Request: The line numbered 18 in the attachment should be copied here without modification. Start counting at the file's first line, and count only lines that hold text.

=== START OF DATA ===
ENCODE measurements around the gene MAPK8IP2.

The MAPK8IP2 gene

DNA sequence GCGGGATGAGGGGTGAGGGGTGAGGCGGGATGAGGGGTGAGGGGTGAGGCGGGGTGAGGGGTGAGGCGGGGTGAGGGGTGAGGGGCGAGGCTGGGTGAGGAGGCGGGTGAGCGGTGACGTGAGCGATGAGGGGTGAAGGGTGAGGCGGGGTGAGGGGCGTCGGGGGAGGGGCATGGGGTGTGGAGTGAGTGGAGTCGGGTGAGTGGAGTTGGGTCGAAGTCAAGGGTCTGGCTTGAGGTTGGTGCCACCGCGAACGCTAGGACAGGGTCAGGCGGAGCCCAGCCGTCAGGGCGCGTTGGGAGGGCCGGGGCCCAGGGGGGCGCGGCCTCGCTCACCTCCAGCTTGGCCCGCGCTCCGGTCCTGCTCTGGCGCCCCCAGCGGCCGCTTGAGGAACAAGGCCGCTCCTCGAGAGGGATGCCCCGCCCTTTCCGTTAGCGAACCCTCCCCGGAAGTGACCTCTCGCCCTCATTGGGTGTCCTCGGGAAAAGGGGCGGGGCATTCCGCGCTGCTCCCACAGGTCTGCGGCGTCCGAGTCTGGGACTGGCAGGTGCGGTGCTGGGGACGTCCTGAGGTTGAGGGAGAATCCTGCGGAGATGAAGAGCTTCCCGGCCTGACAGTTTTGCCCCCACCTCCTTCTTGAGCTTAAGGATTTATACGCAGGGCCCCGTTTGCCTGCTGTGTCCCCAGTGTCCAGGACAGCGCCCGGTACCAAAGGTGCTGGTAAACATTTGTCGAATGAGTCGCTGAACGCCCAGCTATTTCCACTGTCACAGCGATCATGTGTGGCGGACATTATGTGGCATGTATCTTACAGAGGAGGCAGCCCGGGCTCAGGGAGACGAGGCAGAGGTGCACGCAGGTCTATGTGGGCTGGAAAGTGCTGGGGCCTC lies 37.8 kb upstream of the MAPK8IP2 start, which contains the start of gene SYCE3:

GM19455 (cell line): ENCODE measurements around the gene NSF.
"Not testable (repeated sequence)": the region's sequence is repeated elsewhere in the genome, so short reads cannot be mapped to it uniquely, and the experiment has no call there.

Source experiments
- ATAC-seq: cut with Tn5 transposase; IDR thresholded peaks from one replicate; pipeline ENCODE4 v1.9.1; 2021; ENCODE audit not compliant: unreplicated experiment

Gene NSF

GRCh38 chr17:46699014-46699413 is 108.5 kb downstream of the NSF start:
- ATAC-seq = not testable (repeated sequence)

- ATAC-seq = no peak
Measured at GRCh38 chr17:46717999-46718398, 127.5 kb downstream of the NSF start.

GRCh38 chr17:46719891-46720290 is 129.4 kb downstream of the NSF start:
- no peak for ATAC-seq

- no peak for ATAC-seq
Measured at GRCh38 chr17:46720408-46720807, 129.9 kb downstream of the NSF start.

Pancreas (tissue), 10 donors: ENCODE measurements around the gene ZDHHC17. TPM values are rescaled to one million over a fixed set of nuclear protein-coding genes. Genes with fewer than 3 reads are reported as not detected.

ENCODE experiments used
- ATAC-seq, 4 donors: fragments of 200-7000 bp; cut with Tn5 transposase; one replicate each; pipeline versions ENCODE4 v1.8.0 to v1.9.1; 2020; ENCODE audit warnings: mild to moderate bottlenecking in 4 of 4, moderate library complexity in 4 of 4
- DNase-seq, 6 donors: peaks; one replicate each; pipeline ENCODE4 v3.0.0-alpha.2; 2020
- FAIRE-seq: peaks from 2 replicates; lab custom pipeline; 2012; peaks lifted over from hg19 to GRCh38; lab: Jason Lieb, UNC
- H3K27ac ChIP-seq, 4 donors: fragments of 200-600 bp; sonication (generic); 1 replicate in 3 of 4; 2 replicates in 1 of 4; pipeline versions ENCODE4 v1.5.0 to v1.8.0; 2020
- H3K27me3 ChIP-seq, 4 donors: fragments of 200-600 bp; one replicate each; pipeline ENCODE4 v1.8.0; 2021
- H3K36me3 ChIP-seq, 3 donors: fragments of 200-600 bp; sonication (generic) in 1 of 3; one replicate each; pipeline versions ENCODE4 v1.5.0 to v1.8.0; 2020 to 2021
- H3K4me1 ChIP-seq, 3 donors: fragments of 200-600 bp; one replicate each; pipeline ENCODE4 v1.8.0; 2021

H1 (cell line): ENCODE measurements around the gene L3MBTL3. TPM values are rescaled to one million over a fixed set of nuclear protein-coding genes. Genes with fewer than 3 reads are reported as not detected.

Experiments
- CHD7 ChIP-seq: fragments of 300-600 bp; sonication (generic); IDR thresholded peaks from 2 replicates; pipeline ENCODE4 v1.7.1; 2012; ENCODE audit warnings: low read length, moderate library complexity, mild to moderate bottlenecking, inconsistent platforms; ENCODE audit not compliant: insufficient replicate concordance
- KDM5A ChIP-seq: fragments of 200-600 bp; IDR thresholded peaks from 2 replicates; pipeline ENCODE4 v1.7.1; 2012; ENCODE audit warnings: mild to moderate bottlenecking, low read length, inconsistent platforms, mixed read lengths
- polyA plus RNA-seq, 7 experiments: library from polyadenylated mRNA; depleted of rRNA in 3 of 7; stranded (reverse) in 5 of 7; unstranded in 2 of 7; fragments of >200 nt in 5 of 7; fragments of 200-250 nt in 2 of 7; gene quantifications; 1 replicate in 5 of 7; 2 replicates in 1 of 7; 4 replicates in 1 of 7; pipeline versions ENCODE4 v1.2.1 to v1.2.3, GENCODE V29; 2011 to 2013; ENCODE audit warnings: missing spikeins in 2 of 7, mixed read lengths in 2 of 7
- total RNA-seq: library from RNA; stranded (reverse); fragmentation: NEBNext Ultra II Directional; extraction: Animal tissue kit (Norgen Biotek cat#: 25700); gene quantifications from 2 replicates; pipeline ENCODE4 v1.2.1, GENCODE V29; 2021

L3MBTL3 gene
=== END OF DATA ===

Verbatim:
ENCODE experiments used